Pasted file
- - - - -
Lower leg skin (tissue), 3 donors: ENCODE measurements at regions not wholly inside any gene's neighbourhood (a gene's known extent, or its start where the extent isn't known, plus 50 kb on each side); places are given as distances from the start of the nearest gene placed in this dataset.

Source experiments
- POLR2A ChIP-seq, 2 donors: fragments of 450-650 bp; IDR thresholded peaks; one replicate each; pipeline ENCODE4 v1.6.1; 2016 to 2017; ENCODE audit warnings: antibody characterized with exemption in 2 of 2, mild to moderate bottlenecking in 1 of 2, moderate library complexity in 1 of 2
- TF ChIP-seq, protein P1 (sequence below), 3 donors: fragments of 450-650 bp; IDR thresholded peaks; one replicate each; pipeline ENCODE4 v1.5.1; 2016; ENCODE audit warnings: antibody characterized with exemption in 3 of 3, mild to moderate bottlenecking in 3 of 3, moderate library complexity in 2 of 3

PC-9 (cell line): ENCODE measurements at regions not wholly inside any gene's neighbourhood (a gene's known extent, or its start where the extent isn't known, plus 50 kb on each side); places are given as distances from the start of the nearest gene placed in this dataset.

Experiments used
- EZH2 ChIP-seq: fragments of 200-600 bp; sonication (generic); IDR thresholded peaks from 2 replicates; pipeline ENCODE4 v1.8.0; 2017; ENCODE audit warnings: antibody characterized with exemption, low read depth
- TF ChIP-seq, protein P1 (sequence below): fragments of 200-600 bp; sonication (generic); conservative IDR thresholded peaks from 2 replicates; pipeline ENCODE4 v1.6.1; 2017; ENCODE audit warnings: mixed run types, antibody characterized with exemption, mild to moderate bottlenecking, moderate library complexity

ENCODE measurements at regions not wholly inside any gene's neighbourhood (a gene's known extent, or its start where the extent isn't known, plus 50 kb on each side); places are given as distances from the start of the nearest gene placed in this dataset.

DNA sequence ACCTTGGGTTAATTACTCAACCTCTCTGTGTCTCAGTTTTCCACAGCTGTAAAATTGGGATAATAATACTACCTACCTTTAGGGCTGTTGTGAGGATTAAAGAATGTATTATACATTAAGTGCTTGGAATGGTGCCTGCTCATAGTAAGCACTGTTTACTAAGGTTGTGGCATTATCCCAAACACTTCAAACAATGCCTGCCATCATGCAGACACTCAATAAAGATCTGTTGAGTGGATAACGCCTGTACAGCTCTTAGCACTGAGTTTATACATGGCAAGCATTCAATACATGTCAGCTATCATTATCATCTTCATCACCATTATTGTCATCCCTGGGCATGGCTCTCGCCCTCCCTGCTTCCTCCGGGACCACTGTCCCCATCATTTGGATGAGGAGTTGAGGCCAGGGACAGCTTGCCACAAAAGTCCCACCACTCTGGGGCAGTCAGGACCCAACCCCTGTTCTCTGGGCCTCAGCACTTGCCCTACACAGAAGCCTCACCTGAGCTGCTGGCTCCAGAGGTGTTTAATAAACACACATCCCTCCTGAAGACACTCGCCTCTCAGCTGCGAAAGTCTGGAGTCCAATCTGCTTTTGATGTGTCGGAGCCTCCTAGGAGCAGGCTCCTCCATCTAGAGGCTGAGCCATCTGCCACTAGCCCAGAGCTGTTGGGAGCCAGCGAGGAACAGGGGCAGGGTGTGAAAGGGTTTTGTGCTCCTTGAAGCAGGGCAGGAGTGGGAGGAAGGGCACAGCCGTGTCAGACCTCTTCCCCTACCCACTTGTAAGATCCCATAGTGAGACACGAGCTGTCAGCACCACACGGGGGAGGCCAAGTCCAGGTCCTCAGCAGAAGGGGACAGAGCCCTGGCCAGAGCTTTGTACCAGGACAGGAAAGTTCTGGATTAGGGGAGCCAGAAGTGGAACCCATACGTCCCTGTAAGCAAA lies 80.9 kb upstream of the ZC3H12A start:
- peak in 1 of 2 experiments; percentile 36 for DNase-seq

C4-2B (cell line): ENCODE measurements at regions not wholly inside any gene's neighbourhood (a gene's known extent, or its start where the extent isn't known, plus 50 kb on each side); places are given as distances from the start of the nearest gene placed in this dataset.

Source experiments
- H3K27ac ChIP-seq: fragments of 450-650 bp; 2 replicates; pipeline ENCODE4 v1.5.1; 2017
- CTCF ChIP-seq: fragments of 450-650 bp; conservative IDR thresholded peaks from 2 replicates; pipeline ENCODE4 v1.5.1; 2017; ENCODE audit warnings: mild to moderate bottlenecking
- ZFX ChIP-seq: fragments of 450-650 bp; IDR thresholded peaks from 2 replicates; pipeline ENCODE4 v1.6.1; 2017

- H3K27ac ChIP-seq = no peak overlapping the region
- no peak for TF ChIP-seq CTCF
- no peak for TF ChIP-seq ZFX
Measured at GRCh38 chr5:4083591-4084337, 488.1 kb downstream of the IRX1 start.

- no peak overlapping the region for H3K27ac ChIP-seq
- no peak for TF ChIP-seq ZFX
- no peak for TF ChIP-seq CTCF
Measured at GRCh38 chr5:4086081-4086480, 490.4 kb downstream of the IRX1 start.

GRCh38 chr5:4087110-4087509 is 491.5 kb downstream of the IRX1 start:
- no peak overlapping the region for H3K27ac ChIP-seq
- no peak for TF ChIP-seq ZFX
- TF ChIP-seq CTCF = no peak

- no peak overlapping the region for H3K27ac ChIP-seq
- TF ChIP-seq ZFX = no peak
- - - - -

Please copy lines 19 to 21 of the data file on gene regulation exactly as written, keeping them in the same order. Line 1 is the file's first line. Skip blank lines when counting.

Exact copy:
- no peak for TF ChIP-seq ZFX
Measured at GRCh38 chr5:4083591-4084337, 488.1 kb downstream of the IRX1 start.

- no peak overlapping the region for H3K27ac ChIP-seq